Articles

Home-based care for people living with AIDS in Zimbabwe: voluntary caregivers' motivations and concerns

DOI: 10.2989/AJAR.2009.8.4.6.1043
Author(s): Alexander RödlachDepartment of Sociology and Anthropology, United States

Abstract

Similar to the healthcare systems of other resource-constrained countries with a high prevalence of HIV and AIDS, Zimbabwe's healthcare system encourages communities and non-governmental organisations (NGOs) to support the public healthcare sector by initiating home-based care activities and training volunteers to assist households in caring for individuals living with HIV. As part of the response, groups of volunteers were formed to provide basic material, social, nursing, and other kinds of support to members of AIDS-affected households. My research in Bulawayo, Zimbabwe, shows that motives for volunteering included: 1) religious values; 2) desire for prestige; 3) empathy derived from witnessing the suffering caused by AIDS illness; 4) hope of securing caregiving support in the future; 5) hope of enlarging one's network of those with access to political and economic power; and 6) hope of receiving material benefits in the future. This study further documents that volunteers' commitment to caregiving diminished between the early 1990s and 2009 due to: 1) the stigma of HIV and AIDS; 2) lack of funding, preventing volunteers from providing the needed care; 3) the large numbers of sick who are discharged from hospitals and clinics into home care; and 4) volunteers' ‘burnout.’ Strengthening volunteers' motivations for caregiving and addressing their concerns are crucial for providing effective care for individuals living with HIV or AIDS. In Zimbabwe, improvement of voluntary caregiving programmes requires better integration with the national healthcare system at the clinic level as well as collaboration with NGOs, community leaders and church groups, which have the potential to positively influence volunteers' commitment to caregiving.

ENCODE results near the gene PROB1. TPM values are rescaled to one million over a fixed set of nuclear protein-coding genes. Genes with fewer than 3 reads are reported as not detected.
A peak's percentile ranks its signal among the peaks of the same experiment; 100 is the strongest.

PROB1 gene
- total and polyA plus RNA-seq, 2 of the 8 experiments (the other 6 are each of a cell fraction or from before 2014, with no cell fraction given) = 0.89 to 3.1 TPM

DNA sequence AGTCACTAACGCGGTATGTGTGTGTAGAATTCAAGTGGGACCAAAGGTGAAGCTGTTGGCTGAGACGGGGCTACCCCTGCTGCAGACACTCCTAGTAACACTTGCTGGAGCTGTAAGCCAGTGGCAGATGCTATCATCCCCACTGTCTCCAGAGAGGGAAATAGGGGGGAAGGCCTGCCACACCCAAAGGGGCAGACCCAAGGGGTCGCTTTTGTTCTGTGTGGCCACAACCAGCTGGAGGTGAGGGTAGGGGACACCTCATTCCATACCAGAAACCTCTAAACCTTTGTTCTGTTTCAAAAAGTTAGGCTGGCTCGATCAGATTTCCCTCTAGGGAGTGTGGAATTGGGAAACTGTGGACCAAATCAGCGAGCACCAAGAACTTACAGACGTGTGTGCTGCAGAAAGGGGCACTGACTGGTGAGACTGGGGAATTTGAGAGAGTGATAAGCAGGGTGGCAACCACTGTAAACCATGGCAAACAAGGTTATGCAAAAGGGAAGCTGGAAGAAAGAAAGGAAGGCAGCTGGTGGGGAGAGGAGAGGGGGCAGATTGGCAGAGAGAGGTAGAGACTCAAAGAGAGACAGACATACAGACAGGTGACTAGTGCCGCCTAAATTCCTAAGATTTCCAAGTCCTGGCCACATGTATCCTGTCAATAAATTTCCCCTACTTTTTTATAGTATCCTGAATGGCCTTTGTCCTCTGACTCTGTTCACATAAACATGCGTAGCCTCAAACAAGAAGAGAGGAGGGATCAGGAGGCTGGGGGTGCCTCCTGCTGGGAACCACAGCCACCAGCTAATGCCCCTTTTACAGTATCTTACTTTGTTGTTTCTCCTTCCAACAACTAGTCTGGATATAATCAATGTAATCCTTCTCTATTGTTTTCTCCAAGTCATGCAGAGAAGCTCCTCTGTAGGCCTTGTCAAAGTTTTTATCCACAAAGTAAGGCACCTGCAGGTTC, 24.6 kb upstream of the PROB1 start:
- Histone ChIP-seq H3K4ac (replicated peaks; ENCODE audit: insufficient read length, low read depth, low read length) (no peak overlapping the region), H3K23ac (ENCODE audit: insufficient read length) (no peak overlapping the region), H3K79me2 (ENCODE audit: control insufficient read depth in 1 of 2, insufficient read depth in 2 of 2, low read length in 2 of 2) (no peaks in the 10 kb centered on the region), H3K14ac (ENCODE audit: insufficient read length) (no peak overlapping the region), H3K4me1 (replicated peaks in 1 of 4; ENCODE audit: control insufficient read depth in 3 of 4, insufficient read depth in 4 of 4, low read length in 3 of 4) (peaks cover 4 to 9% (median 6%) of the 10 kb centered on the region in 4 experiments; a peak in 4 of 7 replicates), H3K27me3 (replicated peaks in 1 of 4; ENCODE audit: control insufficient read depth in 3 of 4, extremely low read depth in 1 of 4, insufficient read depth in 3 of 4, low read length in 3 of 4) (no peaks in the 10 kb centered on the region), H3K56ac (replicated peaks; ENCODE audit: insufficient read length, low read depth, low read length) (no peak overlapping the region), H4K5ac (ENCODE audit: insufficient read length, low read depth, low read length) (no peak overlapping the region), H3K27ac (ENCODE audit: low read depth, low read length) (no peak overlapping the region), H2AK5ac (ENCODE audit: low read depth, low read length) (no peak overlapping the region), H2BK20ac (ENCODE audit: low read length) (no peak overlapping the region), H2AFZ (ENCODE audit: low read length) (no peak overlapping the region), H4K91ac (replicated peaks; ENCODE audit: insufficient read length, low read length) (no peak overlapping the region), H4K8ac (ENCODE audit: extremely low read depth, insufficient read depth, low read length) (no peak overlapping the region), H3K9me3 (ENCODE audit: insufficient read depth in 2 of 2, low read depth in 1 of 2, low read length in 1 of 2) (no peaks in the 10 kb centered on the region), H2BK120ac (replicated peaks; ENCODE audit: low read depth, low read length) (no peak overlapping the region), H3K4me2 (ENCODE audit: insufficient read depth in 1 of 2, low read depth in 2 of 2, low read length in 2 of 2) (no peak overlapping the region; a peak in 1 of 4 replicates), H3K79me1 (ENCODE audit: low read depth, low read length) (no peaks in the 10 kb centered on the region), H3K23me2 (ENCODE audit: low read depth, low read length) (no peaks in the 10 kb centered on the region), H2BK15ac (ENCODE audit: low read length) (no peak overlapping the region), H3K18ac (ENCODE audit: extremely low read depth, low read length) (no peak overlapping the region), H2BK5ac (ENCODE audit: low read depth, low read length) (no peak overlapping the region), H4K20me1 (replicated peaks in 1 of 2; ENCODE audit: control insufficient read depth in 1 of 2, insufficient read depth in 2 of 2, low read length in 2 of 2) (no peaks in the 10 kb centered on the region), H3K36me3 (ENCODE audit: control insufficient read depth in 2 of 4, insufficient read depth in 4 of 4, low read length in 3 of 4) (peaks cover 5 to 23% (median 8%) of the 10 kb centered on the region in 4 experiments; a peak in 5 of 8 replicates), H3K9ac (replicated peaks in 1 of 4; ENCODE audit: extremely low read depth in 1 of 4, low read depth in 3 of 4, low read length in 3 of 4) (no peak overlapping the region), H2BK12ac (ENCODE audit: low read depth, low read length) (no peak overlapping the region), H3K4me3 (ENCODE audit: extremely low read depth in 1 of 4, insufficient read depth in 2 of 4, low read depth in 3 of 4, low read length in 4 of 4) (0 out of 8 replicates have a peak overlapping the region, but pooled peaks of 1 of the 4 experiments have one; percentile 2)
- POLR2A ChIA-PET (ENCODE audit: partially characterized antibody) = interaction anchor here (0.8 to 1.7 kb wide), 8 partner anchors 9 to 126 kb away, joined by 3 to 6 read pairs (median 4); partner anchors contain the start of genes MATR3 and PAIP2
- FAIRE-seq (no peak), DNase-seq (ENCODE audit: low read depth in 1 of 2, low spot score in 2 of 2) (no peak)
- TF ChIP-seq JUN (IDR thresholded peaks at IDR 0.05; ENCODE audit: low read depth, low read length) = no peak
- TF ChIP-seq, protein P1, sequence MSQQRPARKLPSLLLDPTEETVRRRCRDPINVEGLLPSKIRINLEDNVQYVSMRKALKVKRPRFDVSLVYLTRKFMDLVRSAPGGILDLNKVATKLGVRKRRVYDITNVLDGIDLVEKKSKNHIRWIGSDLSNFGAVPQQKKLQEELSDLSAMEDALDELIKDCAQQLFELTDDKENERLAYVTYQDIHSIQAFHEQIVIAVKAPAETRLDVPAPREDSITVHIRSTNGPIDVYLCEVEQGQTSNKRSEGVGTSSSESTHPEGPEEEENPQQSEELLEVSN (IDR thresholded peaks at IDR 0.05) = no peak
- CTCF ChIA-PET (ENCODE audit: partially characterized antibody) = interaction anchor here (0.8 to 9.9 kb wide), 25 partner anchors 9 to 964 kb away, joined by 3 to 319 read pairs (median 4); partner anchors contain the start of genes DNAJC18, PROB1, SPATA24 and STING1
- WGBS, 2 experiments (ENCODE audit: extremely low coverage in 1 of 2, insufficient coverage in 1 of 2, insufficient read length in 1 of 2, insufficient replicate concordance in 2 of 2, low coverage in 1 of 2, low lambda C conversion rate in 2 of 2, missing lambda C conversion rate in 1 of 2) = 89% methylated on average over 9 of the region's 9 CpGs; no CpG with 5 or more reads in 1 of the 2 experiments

Get new issue alerts for African Journal of AIDS Research